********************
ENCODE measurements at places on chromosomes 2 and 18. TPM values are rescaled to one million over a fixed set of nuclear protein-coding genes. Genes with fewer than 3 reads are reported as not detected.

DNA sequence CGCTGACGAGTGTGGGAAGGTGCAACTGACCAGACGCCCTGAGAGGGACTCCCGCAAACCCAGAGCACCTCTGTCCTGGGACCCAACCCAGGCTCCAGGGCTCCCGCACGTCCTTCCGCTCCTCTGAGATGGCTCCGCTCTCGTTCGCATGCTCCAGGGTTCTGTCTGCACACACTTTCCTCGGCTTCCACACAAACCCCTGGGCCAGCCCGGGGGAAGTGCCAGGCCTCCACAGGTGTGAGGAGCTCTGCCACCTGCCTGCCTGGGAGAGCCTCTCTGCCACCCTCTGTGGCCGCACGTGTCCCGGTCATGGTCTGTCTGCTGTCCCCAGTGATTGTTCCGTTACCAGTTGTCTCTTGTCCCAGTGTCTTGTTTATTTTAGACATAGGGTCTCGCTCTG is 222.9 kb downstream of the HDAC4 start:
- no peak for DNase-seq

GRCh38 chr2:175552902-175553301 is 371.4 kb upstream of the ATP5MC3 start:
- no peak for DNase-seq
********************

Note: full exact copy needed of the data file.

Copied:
ENCODE measurements at places on chromosomes 2 and 18. TPM values are rescaled to one million over a fixed set of nuclear protein-coding genes. Genes with fewer than 3 reads are reported as not detected.

DNA sequence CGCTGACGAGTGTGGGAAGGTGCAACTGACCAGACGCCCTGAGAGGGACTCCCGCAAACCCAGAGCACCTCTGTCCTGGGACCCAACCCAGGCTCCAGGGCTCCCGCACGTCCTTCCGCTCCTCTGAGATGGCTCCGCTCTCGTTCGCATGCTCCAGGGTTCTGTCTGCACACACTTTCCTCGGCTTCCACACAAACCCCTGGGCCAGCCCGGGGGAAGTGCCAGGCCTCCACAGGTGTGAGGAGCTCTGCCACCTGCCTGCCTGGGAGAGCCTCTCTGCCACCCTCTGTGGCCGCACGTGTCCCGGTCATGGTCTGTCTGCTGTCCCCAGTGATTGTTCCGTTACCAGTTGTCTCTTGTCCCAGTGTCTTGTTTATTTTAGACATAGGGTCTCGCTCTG is 222.9 kb downstream of the HDAC4 start:
- no peak for DNase-seq

GRCh38 chr2:175552902-175553301 is 371.4 kb upstream of the ATP5MC3 start:
- no peak for DNase-seq